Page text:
Dr. Frank-N-Furter is the villain of the film, but there is an incredible pathos to the character all the same, and we are attracted to him in a rather uncomplicated way. The feminine aspects Curry brings to the character are not at all superficial: Frank-N-Furter's vulnerability and emotionality are essential parts of his make-up. Columbia (Little Nell) complains that he uses people and throws them away. The story is a very unclear, I'm not sure that O'Brien worked through the details, though it would seem that Columbia fell in love with Frank and he dumped her for Eddie. After Frank grew bored with Eddie, he took half his brain and went to work creating Rocky. Of course, I know that everybody Frank sleeps with is well over the legal age, but again I find his behaviour very similar to that of a pedophile. He takes in these lost souls and builds up this paradise where there is no real authority. He prefers partners without much worldly experience; the naïve Rocky is perfect for him. Once his conquests grow up a little, he becomes less interested and perhaps starts to feel a little bit threatened. The sequence where he runs around in kabuki make-up and a kimono cemented a Michael Jackson parallel for me: he comes off as mainly lonely and sad here, desperately trying to wrest control of his playmates.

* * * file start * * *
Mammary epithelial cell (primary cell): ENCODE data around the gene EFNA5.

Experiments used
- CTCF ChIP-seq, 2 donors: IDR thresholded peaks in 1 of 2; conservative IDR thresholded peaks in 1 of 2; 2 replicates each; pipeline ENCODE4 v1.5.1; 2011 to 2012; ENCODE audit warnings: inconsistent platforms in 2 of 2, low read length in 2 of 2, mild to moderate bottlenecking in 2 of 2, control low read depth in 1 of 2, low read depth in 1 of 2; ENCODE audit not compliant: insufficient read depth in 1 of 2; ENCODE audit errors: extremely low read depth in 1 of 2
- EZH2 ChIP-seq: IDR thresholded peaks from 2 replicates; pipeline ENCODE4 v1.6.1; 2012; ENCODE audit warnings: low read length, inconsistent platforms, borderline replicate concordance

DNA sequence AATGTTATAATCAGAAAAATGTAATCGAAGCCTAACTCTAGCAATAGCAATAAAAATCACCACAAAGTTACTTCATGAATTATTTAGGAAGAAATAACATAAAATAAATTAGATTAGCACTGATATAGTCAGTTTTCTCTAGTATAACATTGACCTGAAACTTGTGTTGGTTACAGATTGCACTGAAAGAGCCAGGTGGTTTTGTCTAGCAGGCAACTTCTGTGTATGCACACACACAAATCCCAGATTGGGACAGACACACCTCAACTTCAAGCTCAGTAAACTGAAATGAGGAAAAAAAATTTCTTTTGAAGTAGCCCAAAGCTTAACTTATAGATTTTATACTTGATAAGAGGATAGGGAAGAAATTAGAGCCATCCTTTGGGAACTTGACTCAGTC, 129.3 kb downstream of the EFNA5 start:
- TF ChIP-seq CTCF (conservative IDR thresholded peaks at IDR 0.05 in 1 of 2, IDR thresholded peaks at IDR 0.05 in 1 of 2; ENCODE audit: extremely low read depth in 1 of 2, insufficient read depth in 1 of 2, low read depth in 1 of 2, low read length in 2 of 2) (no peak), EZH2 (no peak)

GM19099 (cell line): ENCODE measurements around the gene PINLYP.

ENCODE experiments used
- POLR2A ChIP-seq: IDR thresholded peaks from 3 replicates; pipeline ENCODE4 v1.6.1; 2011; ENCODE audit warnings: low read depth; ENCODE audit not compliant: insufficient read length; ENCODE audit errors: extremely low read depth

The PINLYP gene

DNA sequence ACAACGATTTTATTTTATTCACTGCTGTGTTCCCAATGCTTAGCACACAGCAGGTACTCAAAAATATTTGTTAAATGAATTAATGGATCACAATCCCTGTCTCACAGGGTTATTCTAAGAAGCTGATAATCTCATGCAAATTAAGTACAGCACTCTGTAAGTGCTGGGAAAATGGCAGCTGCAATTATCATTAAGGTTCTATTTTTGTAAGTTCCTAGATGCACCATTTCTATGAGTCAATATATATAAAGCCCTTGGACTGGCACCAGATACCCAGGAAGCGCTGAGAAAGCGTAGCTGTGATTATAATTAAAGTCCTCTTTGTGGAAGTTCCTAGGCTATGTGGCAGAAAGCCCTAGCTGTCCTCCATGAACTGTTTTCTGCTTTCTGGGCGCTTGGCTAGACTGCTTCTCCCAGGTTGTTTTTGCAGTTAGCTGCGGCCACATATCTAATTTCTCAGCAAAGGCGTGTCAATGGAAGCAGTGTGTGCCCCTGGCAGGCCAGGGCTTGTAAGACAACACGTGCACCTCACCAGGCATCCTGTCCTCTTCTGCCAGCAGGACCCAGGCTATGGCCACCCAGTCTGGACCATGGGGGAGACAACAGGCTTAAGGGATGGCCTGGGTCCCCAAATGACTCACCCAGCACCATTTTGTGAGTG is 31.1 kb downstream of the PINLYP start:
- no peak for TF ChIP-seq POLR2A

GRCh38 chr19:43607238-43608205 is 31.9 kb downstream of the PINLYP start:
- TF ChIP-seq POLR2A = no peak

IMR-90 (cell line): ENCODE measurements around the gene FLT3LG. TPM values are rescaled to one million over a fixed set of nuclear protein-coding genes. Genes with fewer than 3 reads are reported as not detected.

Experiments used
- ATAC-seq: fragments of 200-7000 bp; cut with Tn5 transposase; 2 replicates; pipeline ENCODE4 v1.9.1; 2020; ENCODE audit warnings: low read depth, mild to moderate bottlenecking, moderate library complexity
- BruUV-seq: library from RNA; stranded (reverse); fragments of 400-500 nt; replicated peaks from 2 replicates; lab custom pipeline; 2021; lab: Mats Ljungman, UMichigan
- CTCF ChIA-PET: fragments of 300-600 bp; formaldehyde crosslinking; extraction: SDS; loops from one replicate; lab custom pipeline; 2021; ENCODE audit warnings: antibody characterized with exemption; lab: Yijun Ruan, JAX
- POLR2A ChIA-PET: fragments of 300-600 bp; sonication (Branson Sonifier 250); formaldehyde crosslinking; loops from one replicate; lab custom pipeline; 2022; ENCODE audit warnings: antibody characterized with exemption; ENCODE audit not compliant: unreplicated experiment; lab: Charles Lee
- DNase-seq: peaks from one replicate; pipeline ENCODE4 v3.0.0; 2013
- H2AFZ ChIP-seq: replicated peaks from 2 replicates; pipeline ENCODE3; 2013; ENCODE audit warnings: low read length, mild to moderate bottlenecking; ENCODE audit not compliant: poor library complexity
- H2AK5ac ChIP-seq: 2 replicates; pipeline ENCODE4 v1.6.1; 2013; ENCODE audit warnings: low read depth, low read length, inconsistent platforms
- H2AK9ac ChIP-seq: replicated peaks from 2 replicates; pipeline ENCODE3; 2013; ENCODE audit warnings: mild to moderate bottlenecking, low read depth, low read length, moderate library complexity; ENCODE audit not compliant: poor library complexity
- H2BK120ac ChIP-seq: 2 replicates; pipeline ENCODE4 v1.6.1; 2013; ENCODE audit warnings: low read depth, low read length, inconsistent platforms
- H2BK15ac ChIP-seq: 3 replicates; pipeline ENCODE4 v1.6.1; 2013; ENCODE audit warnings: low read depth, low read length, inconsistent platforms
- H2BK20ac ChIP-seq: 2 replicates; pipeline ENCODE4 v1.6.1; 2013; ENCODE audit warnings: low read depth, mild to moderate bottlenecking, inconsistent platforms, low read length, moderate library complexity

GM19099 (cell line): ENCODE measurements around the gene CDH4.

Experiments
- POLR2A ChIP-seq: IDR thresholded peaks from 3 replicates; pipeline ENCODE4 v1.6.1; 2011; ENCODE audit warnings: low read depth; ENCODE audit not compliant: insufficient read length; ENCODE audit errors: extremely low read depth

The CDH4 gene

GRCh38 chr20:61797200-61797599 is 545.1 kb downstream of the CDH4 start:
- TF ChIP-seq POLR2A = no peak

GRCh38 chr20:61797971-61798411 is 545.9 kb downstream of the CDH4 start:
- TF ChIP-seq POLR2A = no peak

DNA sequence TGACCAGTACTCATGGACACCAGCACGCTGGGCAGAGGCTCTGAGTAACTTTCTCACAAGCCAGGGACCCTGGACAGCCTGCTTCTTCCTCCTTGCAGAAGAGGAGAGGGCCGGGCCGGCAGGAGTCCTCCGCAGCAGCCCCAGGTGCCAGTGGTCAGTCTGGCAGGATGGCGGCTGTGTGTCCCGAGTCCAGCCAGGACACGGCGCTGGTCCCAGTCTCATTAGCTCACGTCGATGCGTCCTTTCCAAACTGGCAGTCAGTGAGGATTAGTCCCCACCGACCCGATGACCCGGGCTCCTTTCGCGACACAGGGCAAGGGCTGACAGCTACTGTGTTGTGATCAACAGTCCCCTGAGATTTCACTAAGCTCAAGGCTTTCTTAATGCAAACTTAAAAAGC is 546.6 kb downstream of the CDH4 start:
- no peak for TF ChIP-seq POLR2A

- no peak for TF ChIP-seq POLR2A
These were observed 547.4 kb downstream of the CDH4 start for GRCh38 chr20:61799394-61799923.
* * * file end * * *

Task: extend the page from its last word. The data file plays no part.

Frank is the consummate Christ figure. The drag and dominatrix aspects of his appearance evince a need for transmutation from man into God, while the pedophilic aspects fit in with a belief in a personal fable as a means to justify and cope with his outsider status. The film introduces him as the monster, but by the end we cease identifying with Brad and Janet and embrace Frank as one of us. Often Frank will look directly into the camera and grin or break the fourth wall with a line of dialogue, facilitating the identification process and establishing that he owns this movie and that everything that happens in the film happens on his terms. It doesn't, of course--he has to brainwash his friends to get them to stay and he is subsquently surprised, slain, and defeated. The pathos of the film is in the total humbling of this god-in-his-own-mind. Frank has what I think is the most powerful moment in the film: Riff-Raff and Magenta tell him that they are returning to Transylvania and he sings "I'm Going Home" with tears forming in his eyes. As he slowly approaches them, expecting to leave this mortal coil, he imagines an audience applauding him. I see this as parallel to Christ in The Last Temptation of Christ embracing crucifixion as first a transmutation from man and God, then as validation of his very being. Sex for Frank, like faith to Jesus, is integral to his existence and an endless wellspring of turmoil and doubt.